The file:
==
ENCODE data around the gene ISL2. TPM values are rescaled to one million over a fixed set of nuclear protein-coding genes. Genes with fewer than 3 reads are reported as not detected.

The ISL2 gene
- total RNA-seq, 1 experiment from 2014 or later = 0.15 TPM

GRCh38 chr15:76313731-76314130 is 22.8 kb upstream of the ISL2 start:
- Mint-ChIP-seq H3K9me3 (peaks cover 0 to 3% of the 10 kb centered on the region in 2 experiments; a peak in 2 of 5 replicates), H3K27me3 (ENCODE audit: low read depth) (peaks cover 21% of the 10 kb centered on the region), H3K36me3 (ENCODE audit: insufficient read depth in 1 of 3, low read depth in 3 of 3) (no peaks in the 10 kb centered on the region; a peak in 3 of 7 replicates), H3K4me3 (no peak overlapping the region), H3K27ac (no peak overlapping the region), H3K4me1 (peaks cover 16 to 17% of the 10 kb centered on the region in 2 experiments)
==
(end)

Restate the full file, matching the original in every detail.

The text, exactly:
ENCODE data around the gene ISL2. TPM values are rescaled to one million over a fixed set of nuclear protein-coding genes. Genes with fewer than 3 reads are reported as not detected.

The ISL2 gene
- total RNA-seq, 1 experiment from 2014 or later = 0.15 TPM

GRCh38 chr15:76313731-76314130 is 22.8 kb upstream of the ISL2 start:
- Mint-ChIP-seq H3K9me3 (peaks cover 0 to 3% of the 10 kb centered on the region in 2 experiments; a peak in 2 of 5 replicates), H3K27me3 (ENCODE audit: low read depth) (peaks cover 21% of the 10 kb centered on the region), H3K36me3 (ENCODE audit: insufficient read depth in 1 of 3, low read depth in 3 of 3) (no peaks in the 10 kb centered on the region; a peak in 3 of 7 replicates), H3K4me3 (no peak overlapping the region), H3K27ac (no peak overlapping the region), H3K4me1 (peaks cover 16 to 17% of the 10 kb centered on the region in 2 experiments)